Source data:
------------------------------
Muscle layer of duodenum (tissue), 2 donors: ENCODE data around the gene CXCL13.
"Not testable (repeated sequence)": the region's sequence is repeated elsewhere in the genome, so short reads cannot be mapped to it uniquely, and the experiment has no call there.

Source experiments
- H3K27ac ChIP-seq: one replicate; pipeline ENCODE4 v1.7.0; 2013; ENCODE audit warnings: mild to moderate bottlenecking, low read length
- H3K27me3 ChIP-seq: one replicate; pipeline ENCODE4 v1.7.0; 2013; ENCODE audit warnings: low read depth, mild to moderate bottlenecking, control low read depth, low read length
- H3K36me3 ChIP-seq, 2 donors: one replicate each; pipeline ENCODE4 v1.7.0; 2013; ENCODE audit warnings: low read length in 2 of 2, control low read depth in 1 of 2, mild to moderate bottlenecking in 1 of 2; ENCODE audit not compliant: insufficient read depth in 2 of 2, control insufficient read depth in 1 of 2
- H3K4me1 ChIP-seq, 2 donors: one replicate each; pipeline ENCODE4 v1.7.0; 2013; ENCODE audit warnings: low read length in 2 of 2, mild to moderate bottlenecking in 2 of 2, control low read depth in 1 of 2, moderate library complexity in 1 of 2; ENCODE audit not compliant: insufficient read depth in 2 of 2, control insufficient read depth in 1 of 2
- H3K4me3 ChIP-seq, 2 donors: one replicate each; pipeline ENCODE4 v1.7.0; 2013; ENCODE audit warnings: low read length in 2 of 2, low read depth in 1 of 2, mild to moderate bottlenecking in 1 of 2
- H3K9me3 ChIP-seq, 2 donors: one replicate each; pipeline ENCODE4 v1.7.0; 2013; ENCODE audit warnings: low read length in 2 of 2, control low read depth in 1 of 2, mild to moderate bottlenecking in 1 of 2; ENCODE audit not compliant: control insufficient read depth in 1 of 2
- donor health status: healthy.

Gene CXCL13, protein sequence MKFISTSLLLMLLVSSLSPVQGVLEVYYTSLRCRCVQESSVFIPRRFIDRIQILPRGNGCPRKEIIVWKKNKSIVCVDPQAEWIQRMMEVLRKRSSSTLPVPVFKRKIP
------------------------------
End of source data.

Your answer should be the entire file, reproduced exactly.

Muscle layer of duodenum (tissue), 2 donors: ENCODE data around the gene CXCL13.
"Not testable (repeated sequence)": the region's sequence is repeated elsewhere in the genome, so short reads cannot be mapped to it uniquely, and the experiment has no call there.

Source experiments
- H3K27ac ChIP-seq: one replicate; pipeline ENCODE4 v1.7.0; 2013; ENCODE audit warnings: mild to moderate bottlenecking, low read length
- H3K27me3 ChIP-seq: one replicate; pipeline ENCODE4 v1.7.0; 2013; ENCODE audit warnings: low read depth, mild to moderate bottlenecking, control low read depth, low read length
- H3K36me3 ChIP-seq, 2 donors: one replicate each; pipeline ENCODE4 v1.7.0; 2013; ENCODE audit warnings: low read length in 2 of 2, control low read depth in 1 of 2, mild to moderate bottlenecking in 1 of 2; ENCODE audit not compliant: insufficient read depth in 2 of 2, control insufficient read depth in 1 of 2
- H3K4me1 ChIP-seq, 2 donors: one replicate each; pipeline ENCODE4 v1.7.0; 2013; ENCODE audit warnings: low read length in 2 of 2, mild to moderate bottlenecking in 2 of 2, control low read depth in 1 of 2, moderate library complexity in 1 of 2; ENCODE audit not compliant: insufficient read depth in 2 of 2, control insufficient read depth in 1 of 2
- H3K4me3 ChIP-seq, 2 donors: one replicate each; pipeline ENCODE4 v1.7.0; 2013; ENCODE audit warnings: low read length in 2 of 2, low read depth in 1 of 2, mild to moderate bottlenecking in 1 of 2
- H3K9me3 ChIP-seq, 2 donors: one replicate each; pipeline ENCODE4 v1.7.0; 2013; ENCODE audit warnings: low read length in 2 of 2, control low read depth in 1 of 2, mild to moderate bottlenecking in 1 of 2; ENCODE audit not compliant: control insufficient read depth in 1 of 2
- donor health status: healthy.

Gene CXCL13, protein sequence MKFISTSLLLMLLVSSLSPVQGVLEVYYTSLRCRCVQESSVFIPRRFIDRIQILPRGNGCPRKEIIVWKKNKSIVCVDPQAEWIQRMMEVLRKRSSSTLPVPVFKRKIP